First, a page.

Following up on his successful ploy to own the long-weekend news cycle with his usual tactic of teasing an announcement to get everyone talking about it before it happens, Donald Trump announced today that he will end the Deferred Action for Childhood Arrivals program on March 5, 2018. DACA has allowed around 800,000 people brought to America as children without proper documentation to remain in the United States and obtain work permits under these conditions:
DACA allowed individuals who were brought to the U.S. as children or teens before mid-2007 to apply for protection from deportation and work permits if they met certain requirements. Beneficiaries had to be under the age of 16 upon entering the country; no older than 31 as of June 15, 2012; lived continuously in the U.S. since mid-2007; be enrolled in high school or college, already have a diploma or degree, have a GED certificate or be an honorably discharged veteran of the U.S. military; and have no felony criminal convictions, significant misdemeanor convictions, no more than three other misdemeanor convictions or otherwise pose a threat to national security or public safety [Vanessa Romo et al., “Trump Ends DACA, Calls on Congress to Act,” NPR, 2017.09.05].
As NPR explains, President Barack Obama implemented DACA to fill the gap left by Congress’s inaction. Attorney General Jeff Sessions calls DACA “unilateral executive amnesty” and says “we cannot admit everyone who would like to come here.”
It’s not amnesty when young immigrants have to reapply every two years for a mere work permit and still can’t get legal immigration status or citizenship in the country in which they grew up.
DACA isn’t admitting any new immigrants; it only applies to those who came here as kids before mid-2007 and have been here since, getting an education and quite possibly working and contributing to our society.
And if Jeff Sessions thinks America needs to deport 800,000 young de facto Americans, Jeff Sessions hasn’t studied the workforce shortage that’s plaguing South Dakota and every other aging community in America.
The South Dakota Democratic Party says ending DACA is bad policy:
Today, the Trump administration turned its back on hard-working immigrant families and students. Rescinding DACA will force thousands of immigrants back into the shadows, tear families and communities apart, and be a devastating blow to the nearly 800,000 young immigrants who only know this country as their home. As a result of this cruel and short-sighted action, Trump and Republicans are choosing to further divide our country, create fear in our communities, and even hurt our economy.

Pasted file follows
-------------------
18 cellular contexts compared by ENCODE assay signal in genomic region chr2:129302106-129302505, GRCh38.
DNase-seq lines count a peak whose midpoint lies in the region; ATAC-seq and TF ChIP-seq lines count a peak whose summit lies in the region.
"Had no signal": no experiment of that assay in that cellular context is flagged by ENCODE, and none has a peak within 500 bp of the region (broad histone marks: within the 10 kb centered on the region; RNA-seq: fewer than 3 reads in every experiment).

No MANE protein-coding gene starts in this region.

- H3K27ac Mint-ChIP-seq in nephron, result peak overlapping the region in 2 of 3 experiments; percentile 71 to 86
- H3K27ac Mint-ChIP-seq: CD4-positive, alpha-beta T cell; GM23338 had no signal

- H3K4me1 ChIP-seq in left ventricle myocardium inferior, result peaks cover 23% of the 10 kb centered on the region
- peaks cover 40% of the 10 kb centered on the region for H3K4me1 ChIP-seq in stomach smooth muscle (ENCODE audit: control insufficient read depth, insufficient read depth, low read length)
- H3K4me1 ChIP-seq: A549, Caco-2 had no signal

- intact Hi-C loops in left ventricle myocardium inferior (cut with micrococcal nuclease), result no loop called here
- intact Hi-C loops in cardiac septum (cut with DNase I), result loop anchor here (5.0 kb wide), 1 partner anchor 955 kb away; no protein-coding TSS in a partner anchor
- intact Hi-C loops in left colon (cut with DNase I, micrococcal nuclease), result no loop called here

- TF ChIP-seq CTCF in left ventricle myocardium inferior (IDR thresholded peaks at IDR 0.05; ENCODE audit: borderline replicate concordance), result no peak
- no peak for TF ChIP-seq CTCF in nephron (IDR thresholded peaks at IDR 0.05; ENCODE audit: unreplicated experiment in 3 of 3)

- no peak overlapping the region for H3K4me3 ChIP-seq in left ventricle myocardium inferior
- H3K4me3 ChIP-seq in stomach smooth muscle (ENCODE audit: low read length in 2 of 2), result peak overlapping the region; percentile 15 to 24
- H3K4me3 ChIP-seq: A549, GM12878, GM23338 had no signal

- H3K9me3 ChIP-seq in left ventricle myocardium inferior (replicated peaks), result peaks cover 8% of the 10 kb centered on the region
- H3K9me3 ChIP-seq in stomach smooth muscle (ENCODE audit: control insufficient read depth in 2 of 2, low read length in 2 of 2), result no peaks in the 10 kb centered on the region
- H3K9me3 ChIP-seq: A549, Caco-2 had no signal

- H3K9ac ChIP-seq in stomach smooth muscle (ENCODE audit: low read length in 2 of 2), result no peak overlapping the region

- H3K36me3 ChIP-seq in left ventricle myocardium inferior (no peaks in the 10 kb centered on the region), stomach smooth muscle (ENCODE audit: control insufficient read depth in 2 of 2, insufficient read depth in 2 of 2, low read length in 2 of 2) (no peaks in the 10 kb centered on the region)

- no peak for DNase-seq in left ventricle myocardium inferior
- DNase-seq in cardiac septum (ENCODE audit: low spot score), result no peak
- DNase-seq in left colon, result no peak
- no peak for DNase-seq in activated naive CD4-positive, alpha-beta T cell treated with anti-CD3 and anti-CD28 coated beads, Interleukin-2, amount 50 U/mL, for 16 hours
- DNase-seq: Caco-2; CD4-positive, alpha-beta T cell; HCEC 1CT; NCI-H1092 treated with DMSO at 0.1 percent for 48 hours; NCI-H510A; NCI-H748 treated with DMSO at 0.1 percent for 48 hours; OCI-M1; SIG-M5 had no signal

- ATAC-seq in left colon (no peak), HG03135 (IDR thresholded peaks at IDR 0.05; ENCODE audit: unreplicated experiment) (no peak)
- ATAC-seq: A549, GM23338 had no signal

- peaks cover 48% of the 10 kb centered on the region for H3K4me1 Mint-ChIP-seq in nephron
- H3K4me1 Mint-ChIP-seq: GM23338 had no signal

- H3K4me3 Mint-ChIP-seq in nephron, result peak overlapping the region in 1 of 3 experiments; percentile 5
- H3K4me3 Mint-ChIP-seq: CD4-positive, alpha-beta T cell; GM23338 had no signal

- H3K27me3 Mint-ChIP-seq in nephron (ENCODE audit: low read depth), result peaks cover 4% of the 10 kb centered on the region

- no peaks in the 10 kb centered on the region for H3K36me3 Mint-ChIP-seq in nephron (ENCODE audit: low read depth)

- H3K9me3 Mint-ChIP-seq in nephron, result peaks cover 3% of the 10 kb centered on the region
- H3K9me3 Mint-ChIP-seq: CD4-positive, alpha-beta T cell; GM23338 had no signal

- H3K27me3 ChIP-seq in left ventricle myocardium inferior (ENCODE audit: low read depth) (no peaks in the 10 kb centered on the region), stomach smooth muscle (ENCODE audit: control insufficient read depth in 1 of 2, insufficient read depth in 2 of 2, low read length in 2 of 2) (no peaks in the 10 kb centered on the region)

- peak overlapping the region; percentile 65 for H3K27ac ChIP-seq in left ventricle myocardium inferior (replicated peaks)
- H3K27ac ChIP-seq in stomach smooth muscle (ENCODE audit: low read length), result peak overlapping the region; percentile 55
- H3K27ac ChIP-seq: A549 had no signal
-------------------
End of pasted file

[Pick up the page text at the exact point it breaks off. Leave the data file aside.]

Donald Trump’s actions today are cruel and bend to the wishes of extremist Republicans in his own party. Democrats proudly stand by the 252 DACA beneficiaries in South Dakota and believe that America’s biggest strength is our diversity. We will continue to work to fix our broken immigration system, and the most important step in doing that is supporting the DREAMers who are contributing to our nation’s economy – including over $12 million in South Dakota alone – and were brought to this country by no fault of their own. We urge Senators John Thune and Mike Rounds and Rep. Kristi Noem to act and support legislation in Congress to protect our DREAMers and keep our communities safe [Sam Parkinson, South Dakota Democratic Party executive director, press release, 2017.09.05].
The ACLU agrees:
Five years ago, the federal government made a deal with immigrant youth: As long as you pass a criminal background check you can live, study, and work here. Hundreds of thousands of young people came out of the shadows and accepted the government’s offer in good faith and worked hard to build their lives here.
Today, the government and President Trump went back on their word, threw the lives and futures of 800,000 Dreamers and their families into disarray, and injected chaos and uncertainty into thousands of workplaces and communities across America.
In South Dakota, over 250 of our neighbors used their DACA status to give back to our country in innumerable ways: they are our doctors, soldiers, and students. Our neighbors, family, and friends.
Now, the fate of 800,000 young adults, who call this country their home, lies in the hands of Congress. Lawmakers such as Representative Noem, Senator Thune, and Senator Rounds must decide if they are on the side of Dreamers and our country’s foundation, or on the side of the ugly forces that helped to end DACA.
While this is a hard day for the immigrant community and America as a whole, we will continue to fight. Years of courage, sacrifices, and organizing won the DACA program in 2012. Nothing will deter these Americans and our allies in South Dakota and across the country from continuing to fight on behalf of their futures and holding those responsible accountable [Heather Smith, ACLU of South Dakota executive director, press release, 2017.09.05].
I haven’t heard where our members of Congress stand yet, but yesterday, Republican Senator James Lankford of Oklahoma said the United States “does not hold children accountable for the actions of their parents.” With Trump taking another whack at the Obama tree today, Senator Lankford needs to talk to Senators Thune, Rounds, and their colleagues to prevent such unjust punishment of children for parents’ crimes.
South Dakota Voices for Peace says Trump’s DACA announcement ruins the first day of school for many young immigrants in Sioux Falls. Voices for Peace will hold a Vigil for Solidarity for the young almost-Americans affected by this purely political decision this evening from 7:30 to 8:30 Central in Meldrum Park (1708 East 6th Street) in Sioux Falls.
Indivisible Rapid City is hosting a demonstration calling on Congress to save DACA this afternoon from 4:00 to 5:00 Mountain near the USCIS office at 2255 Haines Avenue in Rapid City.